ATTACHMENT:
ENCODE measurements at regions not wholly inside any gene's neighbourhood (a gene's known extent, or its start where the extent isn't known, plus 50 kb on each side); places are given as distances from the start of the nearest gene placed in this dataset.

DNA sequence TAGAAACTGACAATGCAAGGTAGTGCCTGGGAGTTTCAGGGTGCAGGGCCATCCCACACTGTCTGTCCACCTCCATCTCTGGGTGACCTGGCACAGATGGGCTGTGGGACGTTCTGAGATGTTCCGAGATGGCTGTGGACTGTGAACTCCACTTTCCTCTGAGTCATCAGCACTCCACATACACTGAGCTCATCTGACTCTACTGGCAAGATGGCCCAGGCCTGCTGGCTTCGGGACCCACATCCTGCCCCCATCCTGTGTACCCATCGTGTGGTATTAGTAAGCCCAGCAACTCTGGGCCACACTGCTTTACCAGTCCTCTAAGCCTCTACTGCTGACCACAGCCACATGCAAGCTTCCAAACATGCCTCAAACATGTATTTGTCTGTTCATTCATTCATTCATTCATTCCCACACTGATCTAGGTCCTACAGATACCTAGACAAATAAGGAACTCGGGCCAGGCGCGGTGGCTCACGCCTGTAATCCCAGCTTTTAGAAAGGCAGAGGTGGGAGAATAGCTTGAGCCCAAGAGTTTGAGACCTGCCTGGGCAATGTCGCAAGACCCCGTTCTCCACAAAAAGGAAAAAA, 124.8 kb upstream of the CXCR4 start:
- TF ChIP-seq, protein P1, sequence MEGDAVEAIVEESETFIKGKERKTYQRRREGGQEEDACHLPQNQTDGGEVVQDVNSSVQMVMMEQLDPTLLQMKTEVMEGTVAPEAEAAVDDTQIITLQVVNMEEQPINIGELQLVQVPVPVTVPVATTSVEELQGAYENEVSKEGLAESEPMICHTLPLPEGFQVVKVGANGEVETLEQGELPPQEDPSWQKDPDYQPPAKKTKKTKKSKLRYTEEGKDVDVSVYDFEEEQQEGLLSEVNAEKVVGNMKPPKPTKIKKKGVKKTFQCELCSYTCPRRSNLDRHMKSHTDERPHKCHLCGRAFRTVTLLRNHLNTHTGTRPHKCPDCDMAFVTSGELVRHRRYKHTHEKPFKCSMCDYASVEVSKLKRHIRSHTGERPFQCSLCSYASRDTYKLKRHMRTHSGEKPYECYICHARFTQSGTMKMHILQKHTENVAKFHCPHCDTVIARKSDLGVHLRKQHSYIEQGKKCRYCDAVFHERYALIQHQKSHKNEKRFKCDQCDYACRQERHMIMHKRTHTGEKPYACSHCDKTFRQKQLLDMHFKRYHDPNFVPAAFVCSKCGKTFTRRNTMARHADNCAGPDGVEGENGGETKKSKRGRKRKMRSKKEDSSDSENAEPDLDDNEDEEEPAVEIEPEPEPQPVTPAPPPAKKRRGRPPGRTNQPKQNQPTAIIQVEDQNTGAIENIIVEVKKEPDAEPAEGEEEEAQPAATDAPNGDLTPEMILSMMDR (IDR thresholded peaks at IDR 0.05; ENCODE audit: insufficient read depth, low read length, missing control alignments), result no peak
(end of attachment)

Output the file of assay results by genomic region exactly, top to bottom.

ENCODE measurements at regions not wholly inside any gene's neighbourhood (a gene's known extent, or its start where the extent isn't known, plus 50 kb on each side); places are given as distances from the start of the nearest gene placed in this dataset.

DNA sequence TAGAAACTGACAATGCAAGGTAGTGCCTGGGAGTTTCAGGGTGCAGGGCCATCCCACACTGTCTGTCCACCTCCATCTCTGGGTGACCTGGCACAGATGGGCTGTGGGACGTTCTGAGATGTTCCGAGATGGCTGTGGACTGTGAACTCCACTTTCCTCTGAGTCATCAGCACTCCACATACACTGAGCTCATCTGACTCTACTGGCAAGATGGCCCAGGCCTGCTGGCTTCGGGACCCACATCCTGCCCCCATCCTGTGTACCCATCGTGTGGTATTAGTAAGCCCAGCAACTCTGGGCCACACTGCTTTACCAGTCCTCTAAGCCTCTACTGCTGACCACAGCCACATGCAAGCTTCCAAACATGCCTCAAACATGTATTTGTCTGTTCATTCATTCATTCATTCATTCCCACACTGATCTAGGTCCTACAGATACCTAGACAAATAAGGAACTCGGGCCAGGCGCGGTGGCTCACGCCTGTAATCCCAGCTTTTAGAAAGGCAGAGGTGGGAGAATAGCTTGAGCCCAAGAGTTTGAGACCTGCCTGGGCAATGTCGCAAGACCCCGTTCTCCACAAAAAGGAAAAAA, 124.8 kb upstream of the CXCR4 start:
- TF ChIP-seq, protein P1, sequence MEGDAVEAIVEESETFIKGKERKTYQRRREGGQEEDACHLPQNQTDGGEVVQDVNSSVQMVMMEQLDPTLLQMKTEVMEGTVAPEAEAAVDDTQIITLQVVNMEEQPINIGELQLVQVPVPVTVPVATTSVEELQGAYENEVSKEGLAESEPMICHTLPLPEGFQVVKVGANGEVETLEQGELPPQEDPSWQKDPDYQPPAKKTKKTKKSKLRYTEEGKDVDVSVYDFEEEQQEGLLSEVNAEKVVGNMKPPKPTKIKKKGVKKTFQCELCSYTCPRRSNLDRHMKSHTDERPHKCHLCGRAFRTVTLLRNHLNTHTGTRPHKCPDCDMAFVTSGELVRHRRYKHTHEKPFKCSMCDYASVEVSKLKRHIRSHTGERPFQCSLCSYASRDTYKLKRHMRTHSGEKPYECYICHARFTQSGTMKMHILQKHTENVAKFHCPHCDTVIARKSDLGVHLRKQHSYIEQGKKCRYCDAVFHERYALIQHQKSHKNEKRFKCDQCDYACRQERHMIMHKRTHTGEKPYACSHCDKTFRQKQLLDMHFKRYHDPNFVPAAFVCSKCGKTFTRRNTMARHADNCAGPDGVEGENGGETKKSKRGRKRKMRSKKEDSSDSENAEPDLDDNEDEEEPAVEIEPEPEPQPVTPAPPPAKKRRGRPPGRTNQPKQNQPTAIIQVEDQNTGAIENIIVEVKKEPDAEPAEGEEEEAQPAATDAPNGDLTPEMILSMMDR (IDR thresholded peaks at IDR 0.05; ENCODE audit: insufficient read depth, low read length, missing control alignments), result no peak